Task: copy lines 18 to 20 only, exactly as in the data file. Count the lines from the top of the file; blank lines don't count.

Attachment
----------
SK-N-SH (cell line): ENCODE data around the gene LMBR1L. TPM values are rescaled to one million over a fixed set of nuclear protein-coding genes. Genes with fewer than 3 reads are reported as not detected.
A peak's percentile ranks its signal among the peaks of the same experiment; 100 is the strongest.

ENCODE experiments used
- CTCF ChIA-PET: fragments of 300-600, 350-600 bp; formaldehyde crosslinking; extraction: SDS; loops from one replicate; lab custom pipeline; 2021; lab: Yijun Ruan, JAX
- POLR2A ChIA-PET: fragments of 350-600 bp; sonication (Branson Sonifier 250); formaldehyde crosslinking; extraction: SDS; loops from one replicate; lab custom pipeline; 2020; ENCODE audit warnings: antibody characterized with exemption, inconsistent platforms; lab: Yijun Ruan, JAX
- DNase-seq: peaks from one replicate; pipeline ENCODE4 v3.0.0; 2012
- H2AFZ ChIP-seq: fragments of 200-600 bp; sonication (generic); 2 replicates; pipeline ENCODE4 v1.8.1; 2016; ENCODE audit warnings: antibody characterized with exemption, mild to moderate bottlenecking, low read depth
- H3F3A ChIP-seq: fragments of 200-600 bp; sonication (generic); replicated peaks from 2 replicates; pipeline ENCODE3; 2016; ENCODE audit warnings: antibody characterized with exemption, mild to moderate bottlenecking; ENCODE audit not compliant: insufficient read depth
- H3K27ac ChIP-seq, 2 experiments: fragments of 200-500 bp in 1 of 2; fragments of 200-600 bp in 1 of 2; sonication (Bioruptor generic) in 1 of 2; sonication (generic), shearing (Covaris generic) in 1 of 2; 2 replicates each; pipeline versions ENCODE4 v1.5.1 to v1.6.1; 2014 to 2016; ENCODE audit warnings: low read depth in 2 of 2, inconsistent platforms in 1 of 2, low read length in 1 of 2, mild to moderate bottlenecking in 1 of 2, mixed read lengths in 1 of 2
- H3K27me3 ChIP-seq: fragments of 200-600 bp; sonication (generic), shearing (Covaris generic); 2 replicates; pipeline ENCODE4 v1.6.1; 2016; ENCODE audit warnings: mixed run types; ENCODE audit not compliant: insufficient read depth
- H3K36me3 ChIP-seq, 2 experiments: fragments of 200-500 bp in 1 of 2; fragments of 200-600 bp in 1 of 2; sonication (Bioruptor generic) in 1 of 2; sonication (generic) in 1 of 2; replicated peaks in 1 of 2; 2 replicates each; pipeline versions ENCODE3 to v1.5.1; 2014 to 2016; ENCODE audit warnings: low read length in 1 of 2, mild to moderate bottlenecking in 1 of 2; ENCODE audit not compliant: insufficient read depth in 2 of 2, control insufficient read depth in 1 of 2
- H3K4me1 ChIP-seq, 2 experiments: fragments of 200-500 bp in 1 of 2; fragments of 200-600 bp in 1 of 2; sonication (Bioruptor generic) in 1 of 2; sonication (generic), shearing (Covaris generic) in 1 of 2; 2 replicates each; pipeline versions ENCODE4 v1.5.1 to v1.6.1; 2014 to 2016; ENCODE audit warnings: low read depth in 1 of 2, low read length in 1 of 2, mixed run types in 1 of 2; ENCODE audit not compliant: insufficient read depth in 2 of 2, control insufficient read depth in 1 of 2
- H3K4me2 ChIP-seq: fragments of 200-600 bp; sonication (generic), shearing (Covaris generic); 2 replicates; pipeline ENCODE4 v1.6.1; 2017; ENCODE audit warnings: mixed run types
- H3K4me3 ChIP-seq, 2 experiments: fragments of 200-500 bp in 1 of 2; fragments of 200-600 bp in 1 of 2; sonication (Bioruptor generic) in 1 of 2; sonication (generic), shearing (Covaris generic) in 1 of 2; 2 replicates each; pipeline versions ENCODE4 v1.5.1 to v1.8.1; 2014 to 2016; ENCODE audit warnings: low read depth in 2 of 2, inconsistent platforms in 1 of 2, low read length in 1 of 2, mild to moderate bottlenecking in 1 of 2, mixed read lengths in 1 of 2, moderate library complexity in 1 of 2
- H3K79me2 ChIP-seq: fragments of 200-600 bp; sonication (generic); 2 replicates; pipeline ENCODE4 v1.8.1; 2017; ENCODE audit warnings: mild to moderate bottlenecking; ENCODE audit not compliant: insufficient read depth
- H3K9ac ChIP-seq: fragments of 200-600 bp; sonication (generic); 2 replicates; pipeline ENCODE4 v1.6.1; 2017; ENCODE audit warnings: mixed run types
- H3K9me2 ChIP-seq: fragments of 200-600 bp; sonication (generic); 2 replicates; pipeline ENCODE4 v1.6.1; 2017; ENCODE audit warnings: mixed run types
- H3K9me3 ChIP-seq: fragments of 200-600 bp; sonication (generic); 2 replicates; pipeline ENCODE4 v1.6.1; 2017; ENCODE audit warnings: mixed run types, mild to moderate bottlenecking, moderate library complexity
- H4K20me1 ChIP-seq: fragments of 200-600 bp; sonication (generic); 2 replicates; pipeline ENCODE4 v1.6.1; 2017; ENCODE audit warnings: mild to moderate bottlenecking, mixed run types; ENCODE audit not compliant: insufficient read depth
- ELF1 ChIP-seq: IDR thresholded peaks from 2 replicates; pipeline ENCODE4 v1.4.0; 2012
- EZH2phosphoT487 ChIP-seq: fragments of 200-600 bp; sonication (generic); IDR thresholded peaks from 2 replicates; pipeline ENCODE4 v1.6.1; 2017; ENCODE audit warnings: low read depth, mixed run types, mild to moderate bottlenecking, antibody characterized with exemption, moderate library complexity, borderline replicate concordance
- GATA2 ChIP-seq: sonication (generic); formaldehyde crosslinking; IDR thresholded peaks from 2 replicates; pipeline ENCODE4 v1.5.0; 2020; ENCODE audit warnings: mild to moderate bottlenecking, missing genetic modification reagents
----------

- H3K9me3 ChIP-seq: fragments of 200-600 bp; sonication (generic); 2 replicates; pipeline ENCODE4 v1.6.1; 2017; ENCODE audit warnings: mixed run types, mild to moderate bottlenecking, moderate library complexity
- H4K20me1 ChIP-seq: fragments of 200-600 bp; sonication (generic); 2 replicates; pipeline ENCODE4 v1.6.1; 2017; ENCODE audit warnings: mild to moderate bottlenecking, mixed run types; ENCODE audit not compliant: insufficient read depth
- ELF1 ChIP-seq: IDR thresholded peaks from 2 replicates; pipeline ENCODE4 v1.4.0; 2012